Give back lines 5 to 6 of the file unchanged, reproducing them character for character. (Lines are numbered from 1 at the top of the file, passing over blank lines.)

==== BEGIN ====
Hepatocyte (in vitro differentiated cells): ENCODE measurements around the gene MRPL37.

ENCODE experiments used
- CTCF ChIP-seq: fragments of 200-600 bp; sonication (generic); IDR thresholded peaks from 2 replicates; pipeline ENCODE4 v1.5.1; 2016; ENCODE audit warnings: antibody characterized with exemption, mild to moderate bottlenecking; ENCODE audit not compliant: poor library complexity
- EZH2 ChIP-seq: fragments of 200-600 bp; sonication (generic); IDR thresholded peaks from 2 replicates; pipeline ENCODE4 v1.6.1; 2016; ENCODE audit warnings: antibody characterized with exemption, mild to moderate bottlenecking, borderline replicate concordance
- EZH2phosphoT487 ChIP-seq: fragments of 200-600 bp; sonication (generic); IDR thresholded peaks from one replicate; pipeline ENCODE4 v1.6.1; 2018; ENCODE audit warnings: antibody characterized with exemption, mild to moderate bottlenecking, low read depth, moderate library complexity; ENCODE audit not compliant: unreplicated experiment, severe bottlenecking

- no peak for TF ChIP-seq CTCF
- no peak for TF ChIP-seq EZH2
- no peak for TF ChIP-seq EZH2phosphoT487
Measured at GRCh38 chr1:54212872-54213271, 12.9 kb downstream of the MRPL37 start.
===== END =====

- EZH2phosphoT487 ChIP-seq: fragments of 200-600 bp; sonication (generic); IDR thresholded peaks from one replicate; pipeline ENCODE4 v1.6.1; 2018; ENCODE audit warnings: antibody characterized with exemption, mild to moderate bottlenecking, low read depth, moderate library complexity; ENCODE audit not compliant: unreplicated experiment, severe bottlenecking

- no peak for TF ChIP-seq CTCF